Gas passages are provided, connecting the apparatus to a vacuum source 23 and one or more gas sources 24. One passage 25 includes a snorkel 13 intended for connection with a container held in the chamber 10, as detailed below, and a second passage 14 provides access to the chamber 10 itself. In some applications, it may be desirable to provide pairs of passageways, one connected to the vacuum source and one to a gas source. Alternatively, as shown single passageways may be used with appropriate valves to switch the passageway between the two functions.
 Preferably the chamber 10 is of a size able to comfortably accommodate a box 15 and heat sealable bag 16 with its contents 17.
 In its preferred form the apparatus includes clamping and sealing apparatus for the bag 16, inside the chamber 10, separate and independently movable from the cover 11. This apparatus includes clamping bars 18 mounted around the snorkel 13 for temporarily clamping the mouth of the bag around the snorkel 13, and sealing bars 19 positioned beyond the snorkel 13 for sealing the mouth of bag 16 between the snorkel and the product 17.
 One or both sealing bars 19 are movable, preferably by the use of a pneumatic cylinder 20, such that the mouth of the bag can be left open or sealed shut between the snorkel 13 and the product 17. The upper clamping bar 18 and sealing bar 19 can be mounted on a pivotable jaw 21 with a handle 22 by which it may be moved up or down. All this apparatus is contained in the chamber 10 along with the product 17 and its packaging, and is covered by the lid 11. An airtight seal is formed between the lid 11 and the base 12 in normal use.
 It is preferable for the clamping bars 18 to be positioned behind the sealing bars 19 as shown, rather than in front of them. If the clamping bars 18 were positioned in front of the sealing bars 19 with the snorkel 13 protruding through them, it would be necessary to withdraw the snorkel before sealing the bag, and furthermore a small pocket of air would inevitably be trapped between the clamping bars and the seal, and would be released into the bag upon removal of the clamping bars. With the arrangement of the present invention the snorkel is not required to move, and there is no air entrapment at the mouth of the bag.
 In use, the product 17 to be packed is placed within a heat sealable bag 16 and box 15, and is then placed within the chamber 10. The chamber has appropriate seals about its edge, so that the chamber itself can be evacuated as well as the bag. The bag is placed within the chamber 10 and the mouth of the bag 16 fitted over the snorkel 13. The bag is then clamped off across the snorkel with the pair of clamp bars 18.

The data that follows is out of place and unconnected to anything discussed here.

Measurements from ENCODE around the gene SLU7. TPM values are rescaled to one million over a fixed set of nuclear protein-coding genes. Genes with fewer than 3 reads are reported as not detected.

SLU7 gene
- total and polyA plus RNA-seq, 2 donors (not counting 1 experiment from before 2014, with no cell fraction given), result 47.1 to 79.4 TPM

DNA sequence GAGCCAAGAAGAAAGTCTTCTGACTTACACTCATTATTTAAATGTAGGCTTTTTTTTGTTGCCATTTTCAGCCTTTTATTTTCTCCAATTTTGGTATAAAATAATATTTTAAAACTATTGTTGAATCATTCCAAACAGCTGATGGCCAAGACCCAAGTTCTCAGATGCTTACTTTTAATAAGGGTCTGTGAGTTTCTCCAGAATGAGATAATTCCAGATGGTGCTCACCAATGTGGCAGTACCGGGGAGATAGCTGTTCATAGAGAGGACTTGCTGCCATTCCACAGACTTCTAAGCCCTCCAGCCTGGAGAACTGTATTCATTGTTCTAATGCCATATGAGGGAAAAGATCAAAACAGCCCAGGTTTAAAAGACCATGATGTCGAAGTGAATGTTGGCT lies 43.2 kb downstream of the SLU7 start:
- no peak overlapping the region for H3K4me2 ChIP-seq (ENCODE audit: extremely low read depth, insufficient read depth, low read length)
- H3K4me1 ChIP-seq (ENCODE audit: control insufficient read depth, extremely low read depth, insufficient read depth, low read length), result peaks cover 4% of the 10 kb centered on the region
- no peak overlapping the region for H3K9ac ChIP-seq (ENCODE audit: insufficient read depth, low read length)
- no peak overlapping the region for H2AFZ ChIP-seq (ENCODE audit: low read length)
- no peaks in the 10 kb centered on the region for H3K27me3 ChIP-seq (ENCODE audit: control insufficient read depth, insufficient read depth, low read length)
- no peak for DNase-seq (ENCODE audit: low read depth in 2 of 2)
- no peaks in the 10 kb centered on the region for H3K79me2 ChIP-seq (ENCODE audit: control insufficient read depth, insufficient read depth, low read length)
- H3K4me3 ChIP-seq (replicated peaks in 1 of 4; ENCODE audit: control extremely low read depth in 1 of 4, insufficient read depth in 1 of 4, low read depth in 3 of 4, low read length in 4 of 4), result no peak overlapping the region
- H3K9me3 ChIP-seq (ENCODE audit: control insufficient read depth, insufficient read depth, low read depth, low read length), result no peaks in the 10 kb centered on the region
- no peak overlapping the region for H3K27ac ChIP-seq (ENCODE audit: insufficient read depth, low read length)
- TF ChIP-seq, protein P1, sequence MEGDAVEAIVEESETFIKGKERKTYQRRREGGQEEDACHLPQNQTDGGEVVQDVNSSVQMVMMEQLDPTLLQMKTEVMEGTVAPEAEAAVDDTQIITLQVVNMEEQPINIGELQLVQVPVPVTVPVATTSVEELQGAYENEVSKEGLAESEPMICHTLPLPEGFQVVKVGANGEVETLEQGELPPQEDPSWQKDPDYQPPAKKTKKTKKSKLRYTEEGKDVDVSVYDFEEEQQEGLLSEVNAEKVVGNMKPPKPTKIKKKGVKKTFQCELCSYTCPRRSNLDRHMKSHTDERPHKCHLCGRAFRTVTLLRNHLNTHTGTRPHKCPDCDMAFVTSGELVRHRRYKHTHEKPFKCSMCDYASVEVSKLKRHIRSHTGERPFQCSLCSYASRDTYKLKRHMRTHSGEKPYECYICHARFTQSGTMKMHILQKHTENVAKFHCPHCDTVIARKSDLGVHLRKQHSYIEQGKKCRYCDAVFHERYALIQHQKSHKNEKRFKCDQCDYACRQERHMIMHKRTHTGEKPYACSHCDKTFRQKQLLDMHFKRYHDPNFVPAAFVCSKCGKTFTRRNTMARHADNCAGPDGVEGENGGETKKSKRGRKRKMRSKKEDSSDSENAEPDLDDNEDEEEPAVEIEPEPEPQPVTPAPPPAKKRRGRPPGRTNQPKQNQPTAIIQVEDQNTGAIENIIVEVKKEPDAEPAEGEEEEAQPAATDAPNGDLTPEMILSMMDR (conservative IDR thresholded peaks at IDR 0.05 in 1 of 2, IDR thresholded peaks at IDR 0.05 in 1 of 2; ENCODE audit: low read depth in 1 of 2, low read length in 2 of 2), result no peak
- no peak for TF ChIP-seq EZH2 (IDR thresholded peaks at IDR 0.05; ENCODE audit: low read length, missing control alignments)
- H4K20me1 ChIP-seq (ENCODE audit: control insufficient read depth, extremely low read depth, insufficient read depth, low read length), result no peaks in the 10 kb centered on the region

The chamber 10 and the bag 16 are evacuated, preferably simultaneously, so that the bag is completely emptied. By controlling the pressure within the chamber as the bag is evacuated, the bag can be controlled so that it does not collapse too soon, cutting off communication between contents and the snorkel 13. Preferably both the chamber and the bag are evacuated from the same source, but the snorkel 13 is narrower than the passageway 14. This means that the chamber is evacuated faster than the bag, and the bag expands inside the chamber as it is emptied, rather than collapsing. This prevents air being trapped in pockets in the bag. Alternatively, the bag and the chamber could be evacuated at the same rate. Even if the bag empties slightly faster than the chamber and collapses as a result, the difference between the air pressure in the bag and the air pressure around it will not be great enough to trap air inside.
 When a desired vacuum level in the chamber is achieved, a vacuum pressure switch 26 stops the evacuation and holds the chamber at that vacuum level. The evacuation of the bag continues through the nozzle 13, and the bag collapses as a result. When the desired vacuum level in the bag is reached a second pressure switch 27 is activated. The chamber and the bag are then refilled. The use of pressure switches to turn the system on and off allows the vacuum level to be accurately determined and achieved without undue stress being put on the bag in the process. By using the same vacuum source to evacuate both chamber and bag it is easy to avoid having any great difference between the pressures in each.
 To speed up the last stages of evacuation of the bag, it may be found desirable to refill the chamber slightly after activation of the first pressure switch and initial collapse of the bag, to put greater pressure on the bag and squeeze the last of the air out. Such collapsing of the bag could result in entrapment of air, but because the bag is already substantially evacuated at this stage this will in general not be a problem.
 This system also allows visual checking, in that the bag can be seen to inflate and collapse within the chamber (given one or more windows in the chamber lid or walls) at different times in the process. If, for example, the proper vacuum is not achieved in the bag for any reason, it will not collapse even if a partial reduction of pressure has occurred, because the internal pressure will still be greater than that in the chamber.
 When the bag is fully empty, or as empty as the vacuum pump can make it within the desired cycle time, the chamber and the bag are refilled, preferably at the same rate. This time the bag is filled with a selected gas or gas mixture introduced through the nozzle 13. In the case of packaging meat the gas is commonly carbon dioxide, although other gases or gas mixtures may be used. Depending upon the nature of the contents of the bag other gas mixtures may be used to control the storage, ripening, or other qualities of the item stored within the bag.
 While the bag is being filled with a gas or gas mixture, the chamber is also filled, most conveniently with air, although other gases could be used. By filling the chamber at a controlled rate at the same time as filling the bag, it is possible to balance the pressure between the gas within the bag, and the air within the chamber. This allows the bag to be filled accurately with a metered quantity of gas, and also avoids undue pressure being placed on the bag.